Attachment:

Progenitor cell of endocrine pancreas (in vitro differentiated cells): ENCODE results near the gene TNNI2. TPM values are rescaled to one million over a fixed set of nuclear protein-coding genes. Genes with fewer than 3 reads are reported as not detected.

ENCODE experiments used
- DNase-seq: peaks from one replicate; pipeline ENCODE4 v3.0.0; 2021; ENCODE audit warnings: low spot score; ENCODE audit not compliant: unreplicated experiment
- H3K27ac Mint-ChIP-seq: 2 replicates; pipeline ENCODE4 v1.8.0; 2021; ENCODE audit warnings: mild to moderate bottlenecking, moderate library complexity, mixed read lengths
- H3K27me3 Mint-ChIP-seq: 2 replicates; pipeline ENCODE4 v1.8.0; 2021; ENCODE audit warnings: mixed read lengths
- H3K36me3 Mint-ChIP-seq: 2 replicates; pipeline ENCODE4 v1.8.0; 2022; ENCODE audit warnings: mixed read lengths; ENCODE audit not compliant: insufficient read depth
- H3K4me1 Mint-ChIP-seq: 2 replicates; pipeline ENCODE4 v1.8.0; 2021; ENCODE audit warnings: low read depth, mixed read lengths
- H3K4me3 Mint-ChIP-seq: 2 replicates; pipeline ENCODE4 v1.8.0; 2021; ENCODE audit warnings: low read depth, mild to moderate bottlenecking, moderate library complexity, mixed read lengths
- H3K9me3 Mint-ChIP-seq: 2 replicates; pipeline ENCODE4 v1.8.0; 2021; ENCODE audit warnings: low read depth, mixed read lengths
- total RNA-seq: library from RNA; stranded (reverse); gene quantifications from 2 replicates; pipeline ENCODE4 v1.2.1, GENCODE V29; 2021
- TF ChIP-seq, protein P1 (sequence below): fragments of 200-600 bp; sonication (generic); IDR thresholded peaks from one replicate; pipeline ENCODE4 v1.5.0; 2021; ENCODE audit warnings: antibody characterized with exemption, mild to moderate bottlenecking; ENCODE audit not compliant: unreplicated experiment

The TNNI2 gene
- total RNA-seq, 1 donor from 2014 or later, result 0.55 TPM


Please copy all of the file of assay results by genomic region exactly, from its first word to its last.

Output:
Progenitor cell of endocrine pancreas (in vitro differentiated cells): ENCODE results near the gene TNNI2. TPM values are rescaled to one million over a fixed set of nuclear protein-coding genes. Genes with fewer than 3 reads are reported as not detected.

ENCODE experiments used
- DNase-seq: peaks from one replicate; pipeline ENCODE4 v3.0.0; 2021; ENCODE audit warnings: low spot score; ENCODE audit not compliant: unreplicated experiment
- H3K27ac Mint-ChIP-seq: 2 replicates; pipeline ENCODE4 v1.8.0; 2021; ENCODE audit warnings: mild to moderate bottlenecking, moderate library complexity, mixed read lengths
- H3K27me3 Mint-ChIP-seq: 2 replicates; pipeline ENCODE4 v1.8.0; 2021; ENCODE audit warnings: mixed read lengths
- H3K36me3 Mint-ChIP-seq: 2 replicates; pipeline ENCODE4 v1.8.0; 2022; ENCODE audit warnings: mixed read lengths; ENCODE audit not compliant: insufficient read depth
- H3K4me1 Mint-ChIP-seq: 2 replicates; pipeline ENCODE4 v1.8.0; 2021; ENCODE audit warnings: low read depth, mixed read lengths
- H3K4me3 Mint-ChIP-seq: 2 replicates; pipeline ENCODE4 v1.8.0; 2021; ENCODE audit warnings: low read depth, mild to moderate bottlenecking, moderate library complexity, mixed read lengths
- H3K9me3 Mint-ChIP-seq: 2 replicates; pipeline ENCODE4 v1.8.0; 2021; ENCODE audit warnings: low read depth, mixed read lengths
- total RNA-seq: library from RNA; stranded (reverse); gene quantifications from 2 replicates; pipeline ENCODE4 v1.2.1, GENCODE V29; 2021
- TF ChIP-seq, protein P1 (sequence below): fragments of 200-600 bp; sonication (generic); IDR thresholded peaks from one replicate; pipeline ENCODE4 v1.5.0; 2021; ENCODE audit warnings: antibody characterized with exemption, mild to moderate bottlenecking; ENCODE audit not compliant: unreplicated experiment

The TNNI2 gene
- total RNA-seq, 1 donor from 2014 or later, result 0.55 TPM